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An Estimate of the proportion of symptoms reported in Self-administered questionnaires that are captured as adverse drug events in an observational database

Raboud, J., Lesosky, M., Sterling, S., Phillips, E.J., Walmsley, S. and Bayoumi, A. (2007) An Estimate of the proportion of symptoms reported in Self-administered questionnaires that are captured as adverse drug events in an observational database. HIV Clinical Trials, 8 (5). pp. 311-319.

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    Link to Published Version: http://dx.doi.org/10.1310/hct0805-311
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    Abstract

    Purpose: This study was conducted to determine how frequently self-reported symptoms are captured as adverse drug events (ADEs) during chart abstraction. Method: We studied Ontario Cohort Study (OCS) participants attending the Toronto Hospital Immunodeficiency Clinic and compared OCS data on ADEs collected semi-annually through chart review and a self-administered questionnaire, completed on up to three occasions, which asked about the frequency, severity, and chronicity of symptoms including diarrhea, nausea, fatigue, and changes in body shape. Among 64 participants who completed the questionnaires, the median age was 42 years, the median time since HIV diagnosis was 9 years, 84% were male, 58% were men who had sex with men, 70% had viral load levels below 50 copies/mL, and the median CD4 was 422 cells/mm3. All patients were taking antiretroviral therapy. Results: The median (interquartile range) number of symptoms per participant reported on the questionnaire at the first visit was 3 (1-5). The most common symptoms reported by patients were diarrhea (58%), headache (59%), difficulty sleeping (52%), dry skin (53%), and changes in body shape (52%). The median number of ADEs during the study period per participant in OCS was 1 (0-2). Of 345 symptoms identified on the questionnaire, 16% were reported as ADEs in the OCS. Conclusion: Although some symptoms were correctly not classified as ADEs as they were not related to antiretroviral medication, others may have been missed due to incomplete reporting to the physician, incomplete physician recording, or errors in chart extraction.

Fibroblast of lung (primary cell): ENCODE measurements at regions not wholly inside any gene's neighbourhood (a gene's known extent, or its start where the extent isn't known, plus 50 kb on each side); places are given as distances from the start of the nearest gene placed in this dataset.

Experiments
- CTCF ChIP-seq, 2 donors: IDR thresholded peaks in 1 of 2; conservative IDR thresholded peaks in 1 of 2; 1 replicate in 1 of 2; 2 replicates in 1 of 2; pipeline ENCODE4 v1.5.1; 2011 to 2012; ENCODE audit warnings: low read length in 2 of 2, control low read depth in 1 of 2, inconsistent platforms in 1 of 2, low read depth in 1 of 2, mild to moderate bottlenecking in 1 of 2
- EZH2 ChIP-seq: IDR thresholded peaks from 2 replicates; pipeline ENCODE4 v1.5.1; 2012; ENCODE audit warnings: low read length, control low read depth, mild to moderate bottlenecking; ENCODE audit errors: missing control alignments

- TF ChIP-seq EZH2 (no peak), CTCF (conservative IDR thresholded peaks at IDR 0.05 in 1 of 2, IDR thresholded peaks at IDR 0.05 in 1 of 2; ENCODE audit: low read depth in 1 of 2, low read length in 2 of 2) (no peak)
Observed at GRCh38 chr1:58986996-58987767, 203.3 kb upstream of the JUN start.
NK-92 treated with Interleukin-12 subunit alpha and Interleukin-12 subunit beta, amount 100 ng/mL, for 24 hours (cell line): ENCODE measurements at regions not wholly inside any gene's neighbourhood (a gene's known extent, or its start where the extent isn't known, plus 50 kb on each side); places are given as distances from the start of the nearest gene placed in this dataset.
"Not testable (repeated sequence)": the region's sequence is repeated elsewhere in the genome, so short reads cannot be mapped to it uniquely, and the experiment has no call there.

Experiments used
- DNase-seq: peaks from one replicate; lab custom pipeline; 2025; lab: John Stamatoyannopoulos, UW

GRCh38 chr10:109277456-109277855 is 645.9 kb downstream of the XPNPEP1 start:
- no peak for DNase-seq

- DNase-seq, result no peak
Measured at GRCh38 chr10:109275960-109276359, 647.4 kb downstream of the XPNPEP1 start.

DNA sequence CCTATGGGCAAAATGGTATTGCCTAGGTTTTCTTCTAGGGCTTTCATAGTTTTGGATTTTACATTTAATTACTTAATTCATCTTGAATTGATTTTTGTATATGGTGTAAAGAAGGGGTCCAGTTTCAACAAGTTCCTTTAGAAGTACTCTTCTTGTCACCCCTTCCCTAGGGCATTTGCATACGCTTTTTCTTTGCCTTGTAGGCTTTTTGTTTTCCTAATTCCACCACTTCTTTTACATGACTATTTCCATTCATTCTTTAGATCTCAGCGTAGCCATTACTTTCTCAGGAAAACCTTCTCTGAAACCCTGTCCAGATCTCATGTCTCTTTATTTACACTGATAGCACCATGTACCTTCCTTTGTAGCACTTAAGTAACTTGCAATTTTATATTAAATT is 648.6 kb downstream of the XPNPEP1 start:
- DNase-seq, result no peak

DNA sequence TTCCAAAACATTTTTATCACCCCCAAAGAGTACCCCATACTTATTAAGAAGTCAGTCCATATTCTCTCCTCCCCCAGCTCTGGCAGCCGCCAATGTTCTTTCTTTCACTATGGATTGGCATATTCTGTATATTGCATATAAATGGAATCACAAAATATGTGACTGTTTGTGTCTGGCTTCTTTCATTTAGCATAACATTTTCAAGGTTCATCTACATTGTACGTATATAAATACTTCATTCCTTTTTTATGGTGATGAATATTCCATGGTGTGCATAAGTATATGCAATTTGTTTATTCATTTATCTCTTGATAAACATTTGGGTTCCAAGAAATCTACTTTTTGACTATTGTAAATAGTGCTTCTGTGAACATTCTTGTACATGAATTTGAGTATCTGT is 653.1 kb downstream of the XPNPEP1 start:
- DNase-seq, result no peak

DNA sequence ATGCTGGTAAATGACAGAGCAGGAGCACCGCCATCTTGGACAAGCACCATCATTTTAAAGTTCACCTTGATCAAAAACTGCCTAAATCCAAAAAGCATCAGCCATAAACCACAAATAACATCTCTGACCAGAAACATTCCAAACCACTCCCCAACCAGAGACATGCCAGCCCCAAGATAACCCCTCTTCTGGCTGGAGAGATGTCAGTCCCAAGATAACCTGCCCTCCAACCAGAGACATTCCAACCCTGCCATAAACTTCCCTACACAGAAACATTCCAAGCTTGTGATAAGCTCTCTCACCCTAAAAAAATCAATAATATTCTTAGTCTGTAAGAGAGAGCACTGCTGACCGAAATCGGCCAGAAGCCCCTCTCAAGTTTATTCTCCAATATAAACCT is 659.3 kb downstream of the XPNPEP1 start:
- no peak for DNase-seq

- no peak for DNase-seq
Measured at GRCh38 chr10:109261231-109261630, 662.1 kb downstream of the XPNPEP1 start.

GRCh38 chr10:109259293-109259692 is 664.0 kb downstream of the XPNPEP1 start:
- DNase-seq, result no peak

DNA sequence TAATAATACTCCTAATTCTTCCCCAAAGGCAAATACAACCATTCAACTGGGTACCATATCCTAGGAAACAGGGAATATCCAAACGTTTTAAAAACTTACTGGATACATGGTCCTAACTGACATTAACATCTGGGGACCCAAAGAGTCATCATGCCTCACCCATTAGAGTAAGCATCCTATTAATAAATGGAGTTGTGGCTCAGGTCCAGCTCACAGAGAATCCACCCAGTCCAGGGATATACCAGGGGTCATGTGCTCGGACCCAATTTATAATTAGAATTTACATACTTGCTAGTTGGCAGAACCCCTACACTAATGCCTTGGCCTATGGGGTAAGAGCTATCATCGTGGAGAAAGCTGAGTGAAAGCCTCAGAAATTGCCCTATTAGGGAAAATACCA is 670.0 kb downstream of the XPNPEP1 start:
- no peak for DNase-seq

Publication Type: Journal Article
    Murdoch Affiliation: Institute for Immunology and Infectious Diseases
    Publisher: Thomas Land Publishers Inc.
    Copyright: © 2007 Thomas Land Publishers, Inc.
    URI: http://researchrepository.murdoch.edu.au/id/eprint/9318
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